The artistic side discovered, I next turned to the story behind the cotton sheeting itself. The material was bought from a supplier in England, the cotton plants were grown and harvested in Pakistan, and the yarn dyed, spun and woven in mainland Europe. For the sheet that Sarah painted, the cotton could have come from shrubs planted as recently as Spring 2021. After growing for four months, ‘bolls’ (bags) containing white fluffy filaments – the future cotton – would have developed around the seeds of pollinated flowers. Those bolls would then have burst open and the exposed filaments left to dry in the sun before they were collected by giant harvesters. Once washed, these filaments would have been converted into coarse strands and packed into bales either for storage or to be spun immediately before being woven into sheets.
The pleasure I get from looking at and opening and closing our new hall curtain is enormous. Although some see curtains as collectors of dust and dirt and best replaced by simple blinds, for me, our investment in a new hand-painted ‘family’ curtain is a wonderful addition. Moreover, knowing about its provenance has added something special. We owe Sarah a lot.
The illustration shows a photo of our new, hand painted curtain half drawn across the front door exposing a stained glass window.
For helping me write this blog I would like to thank Caroline, Andy, Sarah, Rohan and Vivien.

18 thoughts on “Let Me Introduce You to Our New Curtain

  1. Who would have thought that an entry about a curtain could be so interesting?!
    When I think of old curtains, I immediately bring to mind the scene from the David Lean, 1946 version of ‘Great Expectations’, where (I think it’s) Pip who pulls the dust- caked rotting curtains to the floor, shafts of light stream in, and all the curtains rip to mere shreds. (There’s a lot in ‘Great Expectations’ about metaphorical curtains.)
    P.S the material of your curtain is lovely!


  2. Dear Joe,
    This curtain is certainly a great match for your entrance door! And the second photo does it justice. I can imagine how these beautiful flowers with their vibrant colours warmly welcome visitors and invite them to come into your house.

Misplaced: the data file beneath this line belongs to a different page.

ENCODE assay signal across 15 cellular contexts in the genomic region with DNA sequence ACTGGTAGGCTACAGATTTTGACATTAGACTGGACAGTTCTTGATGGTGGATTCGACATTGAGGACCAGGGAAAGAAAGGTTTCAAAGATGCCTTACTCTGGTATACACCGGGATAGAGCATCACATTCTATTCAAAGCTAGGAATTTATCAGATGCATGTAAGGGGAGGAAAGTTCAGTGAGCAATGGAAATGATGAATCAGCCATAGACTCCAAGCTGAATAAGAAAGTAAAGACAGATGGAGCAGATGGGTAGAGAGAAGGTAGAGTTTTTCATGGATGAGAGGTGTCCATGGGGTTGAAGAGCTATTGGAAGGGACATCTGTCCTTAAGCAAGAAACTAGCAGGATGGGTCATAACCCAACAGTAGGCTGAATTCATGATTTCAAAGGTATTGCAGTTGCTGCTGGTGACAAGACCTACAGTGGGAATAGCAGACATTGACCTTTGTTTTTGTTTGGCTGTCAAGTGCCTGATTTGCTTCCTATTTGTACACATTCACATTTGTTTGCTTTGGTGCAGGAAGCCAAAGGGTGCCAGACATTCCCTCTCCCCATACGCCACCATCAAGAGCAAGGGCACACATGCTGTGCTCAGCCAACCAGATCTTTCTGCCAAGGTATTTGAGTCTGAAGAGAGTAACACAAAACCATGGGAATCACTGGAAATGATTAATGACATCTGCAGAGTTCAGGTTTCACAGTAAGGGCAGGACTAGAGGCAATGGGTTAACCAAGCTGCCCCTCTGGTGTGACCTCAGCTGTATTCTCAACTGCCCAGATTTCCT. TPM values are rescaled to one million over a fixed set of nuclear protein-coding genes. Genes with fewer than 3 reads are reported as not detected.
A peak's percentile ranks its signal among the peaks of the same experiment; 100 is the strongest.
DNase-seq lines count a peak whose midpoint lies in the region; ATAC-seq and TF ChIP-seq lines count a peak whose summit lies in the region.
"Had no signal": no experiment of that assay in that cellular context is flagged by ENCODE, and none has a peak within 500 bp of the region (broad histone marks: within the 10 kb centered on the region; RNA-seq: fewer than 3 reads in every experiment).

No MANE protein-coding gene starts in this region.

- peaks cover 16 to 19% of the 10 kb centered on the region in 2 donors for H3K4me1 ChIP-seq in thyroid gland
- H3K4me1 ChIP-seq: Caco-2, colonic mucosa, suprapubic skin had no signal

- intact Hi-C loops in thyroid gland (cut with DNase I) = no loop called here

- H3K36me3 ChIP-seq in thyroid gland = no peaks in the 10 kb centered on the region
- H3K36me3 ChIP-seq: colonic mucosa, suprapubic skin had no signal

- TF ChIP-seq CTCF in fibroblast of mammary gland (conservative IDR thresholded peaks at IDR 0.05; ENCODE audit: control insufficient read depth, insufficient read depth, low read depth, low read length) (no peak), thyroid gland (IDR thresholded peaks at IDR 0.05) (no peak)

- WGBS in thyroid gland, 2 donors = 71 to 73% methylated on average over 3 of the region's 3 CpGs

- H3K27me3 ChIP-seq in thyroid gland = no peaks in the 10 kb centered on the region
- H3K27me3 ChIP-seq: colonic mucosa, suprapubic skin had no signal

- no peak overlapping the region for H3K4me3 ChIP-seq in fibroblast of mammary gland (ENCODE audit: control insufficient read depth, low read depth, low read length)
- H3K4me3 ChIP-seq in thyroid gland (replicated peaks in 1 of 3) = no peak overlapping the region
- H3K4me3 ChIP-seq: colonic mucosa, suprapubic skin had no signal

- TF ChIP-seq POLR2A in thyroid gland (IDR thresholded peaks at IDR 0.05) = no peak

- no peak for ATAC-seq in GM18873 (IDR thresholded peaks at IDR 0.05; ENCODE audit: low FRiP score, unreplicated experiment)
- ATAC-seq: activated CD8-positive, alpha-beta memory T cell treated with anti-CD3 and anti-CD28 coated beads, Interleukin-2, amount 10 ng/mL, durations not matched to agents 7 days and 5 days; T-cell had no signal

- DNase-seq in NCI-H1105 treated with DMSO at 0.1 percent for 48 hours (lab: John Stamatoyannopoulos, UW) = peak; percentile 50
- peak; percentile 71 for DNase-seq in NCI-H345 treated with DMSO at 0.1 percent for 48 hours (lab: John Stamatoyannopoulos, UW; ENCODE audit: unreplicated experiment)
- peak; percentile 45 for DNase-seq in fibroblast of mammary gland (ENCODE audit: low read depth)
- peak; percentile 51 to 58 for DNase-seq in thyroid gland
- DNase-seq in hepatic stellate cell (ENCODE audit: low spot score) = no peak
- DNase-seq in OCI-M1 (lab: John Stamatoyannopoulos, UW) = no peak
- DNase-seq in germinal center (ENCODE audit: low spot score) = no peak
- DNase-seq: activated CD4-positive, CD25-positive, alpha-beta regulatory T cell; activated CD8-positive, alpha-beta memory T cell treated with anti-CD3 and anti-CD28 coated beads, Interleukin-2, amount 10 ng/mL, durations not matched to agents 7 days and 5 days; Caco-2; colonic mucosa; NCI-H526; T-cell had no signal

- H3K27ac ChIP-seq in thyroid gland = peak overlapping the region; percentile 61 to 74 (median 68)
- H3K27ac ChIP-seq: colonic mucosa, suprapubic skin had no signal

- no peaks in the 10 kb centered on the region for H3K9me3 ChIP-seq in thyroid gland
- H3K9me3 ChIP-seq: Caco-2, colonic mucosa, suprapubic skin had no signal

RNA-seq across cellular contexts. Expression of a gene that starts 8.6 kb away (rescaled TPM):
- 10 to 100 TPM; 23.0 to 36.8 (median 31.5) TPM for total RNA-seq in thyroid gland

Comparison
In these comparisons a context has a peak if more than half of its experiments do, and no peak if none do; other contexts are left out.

Congratulation to your sister Sarah for another wonderful creation!


  3. DearJoe That is a truly beautiful curtain. It complements the stained glass perfectly. What a joy it must be to see it every time you pass your front door.


  4. What an absolutely beautiful curtain and sister!

    Sarah is so talented and she has created another unique, ethical and perfect piece of art to adorn your home, we look forward to seeing it in all its glory.


  5. Hi Joe, I loved this blog for several reasons
    1. Loved that you and Rohan had such a great idea to give each other an Xmas present and agreeing to it.
    2.loved that you explained how your talented sister Sarah painted it and adapted it for curtain use.
    3. Loved the description of where cotton sheeting came from, it’s origins in plant form thro’ to being woven into sheet cotton.
    Great blog!!
    Thank you Joe!! X


  6. Dear Joe,

    The curtain and stained glass door look wonderfully happy in each others company and the mirror image on the adjacent wall adds a further perception of the scene.


    1. Dear Alan, I am glad that the blog finally arrived – the distribution of the last post was a nightmare. It was good to hear how much you liked the photo which was, as you might imagine, taken by Sarah. Yours, Joe